Climate Utah 2/5 update - 2023 legislative tracker
Welcome to those who are new to Climate Utah! Our 2023 legislative tracker is now up. This will focus on legislation relating to climate change and clean energy. We'll also include clean air bills if they have a link to climate change. And this year, because there has been so much interest in the Great Salt Lake, we'll track the key water bills and appropriations requests.
Climate Utah is our list for grassroots state-level advocacy in Utah. Updates to this list will be sent out during the legislative session and when there are key opportunities to interact with your legislators. For advocacy on federal legislation, monthly chapter meetings, and other events, please join us by signing up for Citizens' Climate Lobby.
Now is a great time to contact your legislators about the bills we are tracking. Many of you will be in new districts this year. You can look up your district and contact information for your legislators here. As always, legislators respond best when we are respectful and appreciative of the work they do, and when we are clear about what we are asking them to vote for or against. If you're emailing a legislator, include the bill number and title in the subject of the email, and include your address and contact information in your signature. They will typically respond only to constituents.
All of the committee hearings are being streamed online, and you can submit requests to testify about a bill as a member of the public.
You can also see bill trackers on a wider range of environmental topics from:
This year, a lot of the key action will be in appropriations requests rather than bills. There is a $200 million request for agricultural water optimization, $100 million to purchase water rights leases for the Great Salt Lake, $25 million for the Great Salt Lake Watershed Enhancement Program, and $25 million for a statewide free-fare transit pilot program. These appropriations requests often fly under the radar, but this year they will be a significant factor.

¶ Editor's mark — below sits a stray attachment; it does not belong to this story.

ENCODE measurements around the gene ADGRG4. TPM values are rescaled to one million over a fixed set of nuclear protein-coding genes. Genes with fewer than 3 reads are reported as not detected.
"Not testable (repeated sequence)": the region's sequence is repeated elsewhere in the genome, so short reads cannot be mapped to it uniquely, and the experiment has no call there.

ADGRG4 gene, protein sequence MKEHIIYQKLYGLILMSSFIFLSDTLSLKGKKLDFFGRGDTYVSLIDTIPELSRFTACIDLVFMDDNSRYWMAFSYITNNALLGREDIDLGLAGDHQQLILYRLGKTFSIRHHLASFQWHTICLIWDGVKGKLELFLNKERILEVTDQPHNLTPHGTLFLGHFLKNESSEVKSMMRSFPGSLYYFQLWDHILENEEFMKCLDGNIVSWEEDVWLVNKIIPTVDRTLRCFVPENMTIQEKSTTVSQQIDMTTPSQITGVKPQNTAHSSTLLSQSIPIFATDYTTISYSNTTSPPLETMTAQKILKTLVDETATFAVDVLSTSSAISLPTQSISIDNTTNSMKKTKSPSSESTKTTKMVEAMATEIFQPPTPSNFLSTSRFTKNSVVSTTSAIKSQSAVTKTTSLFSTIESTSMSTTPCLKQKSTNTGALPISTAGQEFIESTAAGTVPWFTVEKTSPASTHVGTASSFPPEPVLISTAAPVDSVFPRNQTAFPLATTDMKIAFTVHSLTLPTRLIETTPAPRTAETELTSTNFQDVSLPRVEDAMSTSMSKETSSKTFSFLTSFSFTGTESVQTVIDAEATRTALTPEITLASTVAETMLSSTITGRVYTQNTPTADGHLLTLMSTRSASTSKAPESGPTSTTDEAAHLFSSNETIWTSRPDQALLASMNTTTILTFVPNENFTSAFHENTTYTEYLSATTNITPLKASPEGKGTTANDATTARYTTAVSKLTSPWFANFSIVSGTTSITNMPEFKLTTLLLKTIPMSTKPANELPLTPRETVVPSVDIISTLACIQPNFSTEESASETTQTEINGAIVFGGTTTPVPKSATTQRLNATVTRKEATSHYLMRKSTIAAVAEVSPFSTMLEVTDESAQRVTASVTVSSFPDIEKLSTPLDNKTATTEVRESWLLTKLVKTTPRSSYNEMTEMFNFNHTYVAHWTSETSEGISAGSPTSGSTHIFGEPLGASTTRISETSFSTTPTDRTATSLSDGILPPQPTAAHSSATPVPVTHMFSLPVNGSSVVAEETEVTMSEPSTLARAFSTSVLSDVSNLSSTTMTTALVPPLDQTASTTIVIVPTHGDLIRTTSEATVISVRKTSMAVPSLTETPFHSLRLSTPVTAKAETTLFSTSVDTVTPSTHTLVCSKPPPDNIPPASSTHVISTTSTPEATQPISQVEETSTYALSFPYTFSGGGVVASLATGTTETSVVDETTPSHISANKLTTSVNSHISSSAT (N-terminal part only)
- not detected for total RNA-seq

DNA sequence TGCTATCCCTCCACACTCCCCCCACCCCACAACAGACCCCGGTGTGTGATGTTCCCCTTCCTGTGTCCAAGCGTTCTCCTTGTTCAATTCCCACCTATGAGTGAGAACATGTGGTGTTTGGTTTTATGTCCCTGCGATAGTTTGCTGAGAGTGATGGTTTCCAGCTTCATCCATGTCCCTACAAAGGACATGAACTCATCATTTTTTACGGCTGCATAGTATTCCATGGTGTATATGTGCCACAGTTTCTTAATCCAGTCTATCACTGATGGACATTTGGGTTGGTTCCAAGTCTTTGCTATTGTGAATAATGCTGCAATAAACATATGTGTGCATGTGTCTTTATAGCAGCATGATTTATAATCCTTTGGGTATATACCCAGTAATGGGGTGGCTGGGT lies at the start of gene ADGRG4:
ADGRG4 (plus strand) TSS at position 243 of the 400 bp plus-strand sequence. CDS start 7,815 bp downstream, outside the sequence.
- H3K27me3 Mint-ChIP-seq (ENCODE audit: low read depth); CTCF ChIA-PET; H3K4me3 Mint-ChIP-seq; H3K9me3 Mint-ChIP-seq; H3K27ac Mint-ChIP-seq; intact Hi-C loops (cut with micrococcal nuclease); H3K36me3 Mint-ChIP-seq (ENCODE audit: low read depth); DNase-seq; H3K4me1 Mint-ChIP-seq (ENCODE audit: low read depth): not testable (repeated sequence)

Great Salt Lake background
A new report on the great Salt Lake from researchers at BYU, Westminster College, Utah State, and others calls on the legislature to enact emergency measures to rescue the Great Salt Lake from ongoing collapse. The key finding which made headlines is that at the lake's recent rate of loss since 2020, "the lake as we know it is on track to disappear in five years." As Governor Cox has said - that is a worst case scenario and we are going to act to prevent that from happening. The report also calls for a minimum stream flow into the Great Salt Lake of 2.5 million acre-feet a year to reverse the decline. That means about one million acre-feet of conservation, which is a 30-50% decrease in consumptive use.
We recently held a Great Salt Lake discussion with former Rep. Tim Hawkes (R - Centerville). If you missed it, you can watch the recording here.
Here is a summary of some of the significant energy and climate bills this session.
HJR011 - Joint Resolution Establishing a State Social Cost of Carbon (Dailey-Provost)
This recognizes the role of greenhouse gas emissions in driving climate change and the significant risks posed to economic, human, and natural systems. It resolves that the Legislature promotes the development or adoption of state social cost of carbon estimates.
HB220 - Emissions Reduction Amendments (Stoddard)
This bill seeks to reduce emissions of criteria pollutants by 50% by 2030. It sets standards for residential and commercial buildings, bans wood stoves, incentivizes clean vehicles, funds rail projects, and establishes an Air Quality Fund to implement targeted incentives for non-attainment counties and vehicles.
No bill number yet - Building Code Revisions (Musselman)
Utah builders are working from an outdated version of the International Energy Conservation Code (IECC). Building codes set the minimum standards for new construction and major renovations, and every few years the state of Utah considers updates. Utah's residential building codes were last updated in 2015. We will support efforts to update Utah's codes to the most current standards. If passed, this legislation would ensure that new homes and buildings in Utah are energy efficient, resilient, and affordable. More details from Utah Clean Energy.
In addition to the appropriations already mentioned, there will be opportunities to bring federal money to Utah from the recently passed Inflation Reduction Act. State agencies need to get approval from the legislature before spending federal money, even if there is no cost to the state. Key opportunities are: methane mitigation in the Uintah Basin, clean energy funds for low-interest financing of clean energy projects, updates to the state's greenhouse gas inventory, and rural economic development in Utah's coal country. We will be watching these closely and there may be opportunities for us to contact legislators about them.